Preroll anime card


Inspired by livestreamers before me (most obviously Jacob Chapman’s livestreams as “JesuOtaku” from some years back), the preshow is a collection of different fun videos from various sources, mostly trailers, vintage Apple and 80s video game ads, and anime music videos (AMVs), which are fan-made videos that put anime footage atop popular music or other audio for artistic and entertainment effect, and something that Lawrence Lessig himself identified as a perfect example of remix culture (which, nevertheless, would be immediately shut down by copyright bots that recognized the music, which is one of many reasons I use my own streaming server instead of something like YouTube). I edit the preshow in advance in Final Cut Pro — I’m barely scratching the surface of what FCP can do, but it’s straightforward work and allows me to balance disparate audio levels and smooth out harsh visual transitions.

Editing preroll with Final Cut Pro

Main segments

The show currently has three main segments: Build, Play, and Read (my idea was always to break these out as generic concepts that could be represented as verbs, so I could change formats and perhaps have “Discuss” or “Watch”). “Build” could be any kind of creative work (in test episodes I did Xcode and Motion), but for the time being, it’s going to be all coding examples from the book for reasons listed above. “Play” is a “let’s play” style presentation of playing a game with running commentary, usually something on iOS. “Read” is where I work through long visual novels, like the current project Muv-Luv Unlimited. All of these are broadcast in Wirecast by simply capturing a portion of the screen and, in some cases, mixing in a lower-left box shot of me from the webcam.

Coding demo from invalidstream

The iOS games are captured over a Lightning cable via QuickTime Player (for reasons discussed earlier), and Muv-Luv is captured from Parallels running Steam in Windows 10, because there is no way it would ever be allowed on any Apple platform (no boobs permitted in Steve’s walled garden!)


At two points during the live show, I run videos that list upcoming events: after the coding segment, I run a list of upcoming Mac/iOS developer conferences, and after the gaming, I run one of upcoming anime conventions. These are created with Motion, and I did a test livestream a while back showing how I build them.

For the very beginning of the show (after the preroll, but before the Build segment), I also build a “now / next / later” bump, obviously in the style of Adult Swim’s “Toonami” block, showing the rundown for the evening. I also post this on the @invalidstream twitter a few days before the show. Again, this is built with Motion, an app I enjoy the heck out of using.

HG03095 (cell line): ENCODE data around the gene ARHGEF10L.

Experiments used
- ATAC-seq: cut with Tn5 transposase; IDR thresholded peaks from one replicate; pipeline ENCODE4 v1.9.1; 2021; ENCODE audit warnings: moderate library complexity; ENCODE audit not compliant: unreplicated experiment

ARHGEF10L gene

I wouldn’t have gone weekly with this livestream if I didn’t think I could handle the production pace. But even before my day job evaporated, I’d found a routine that appeared to be sustainable — build the preshow and NNL videos on an evening early in the week, go over the book code I want to cover, stream live Friday night after the kids are in bed, then sometime Saturday go back into Final Cut Pro and cut videos of the three main segments (just adding a title card), which I upload to Vimeo overnight Saturday into Sunday, and then write the show notes page on Sunday (adding iTunes and Amazon affil links where I can, in desperate hope of losing less money on this fool’s errand than I already am). It seems sustainable to take it in little chunks like this, and while the audience is practically zero at this point, I’m willing to give it some time and see what develops.

Moreover, it serves as an example of how much you can do with a single computer and a mixture of Apple’s Pro apps (Final Cut Pro, Motion), third-party apps (Wirecast), and a little bit of my own work (the preroll slideshow). And when Tim Cook talks up the iPad by asking why anyone would want a PC… I don’t see any way that this would be possible with iOS anytime soon, if ever — the need for massive storage, heavy CPU load, external video devices, a Windows emulator, etc., are outside the realm of iOS’ competencies and in some ways directly opposed to it. This is a job for a pro Mac.

Which, expense be damned, is why I bought a Mac Pro.

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Comments (2)

  1. Kevin

    I used to handle full seasons of broadcast NCAA basketball games for a university (Mens & Women’s, home, away and post season). I would record them off the air as ProRes (yes, I know they are essentially H.264, but I didn’t want to add that next round of copy loss) Anyway, when we got done for the year, highlights edited and such, we’d dump the entire game as MPEG2. The space savings vs. storage vs. conversion time was very, very acceptable. (Via Compressor) And even 10 years ago, the conversion back from MPEG2 to ProRes to edit in FCP7 was quite, quite acceptable and non-strssfull, even in time crunches. Even today, the people who took over for me are still using it for games that they now get raw feeds from the broadcast truck using a Kai Pro.

  2. Julik

    Well, you are lucky. I’ve been happy with my trashcan sofar before the GPU hangs started. It’s now with Apple for repairs, but the picture painted by people who were through the ordeal already is grim (you get 1 GPU replaced, then 2, then the IO board, then basically the entire computer…) and it looks like just like the MBP 2011 this machine is the worst thing possible – “an unlucky Mac model”. It’s perfect in every other way but it doesn’t work (crashing the master graphics process 3x per day does not qualify as working). Disappointed and bitter I am now building a Hackintosh, because it might very well take a few months for the to and fro with these repairs – and there were reports from people of “fixed” trashcans again starting to play up after just a few weeks. Amazingly, a few days after I gave the trashcan out for repairs my (at the time still working) MBP 2011 17″ has fried it’s GPU for the second time, and it is no longer under warranty or AppleCare – so now zero computer for me.

    From that I can conclude one thing: Apple is unable to produce a computer with a powerful GPU that functions, point. Incredibly sad but that’s what things come to. I sincerely hope your trashcan does not bite you and you can get some mileage out of it.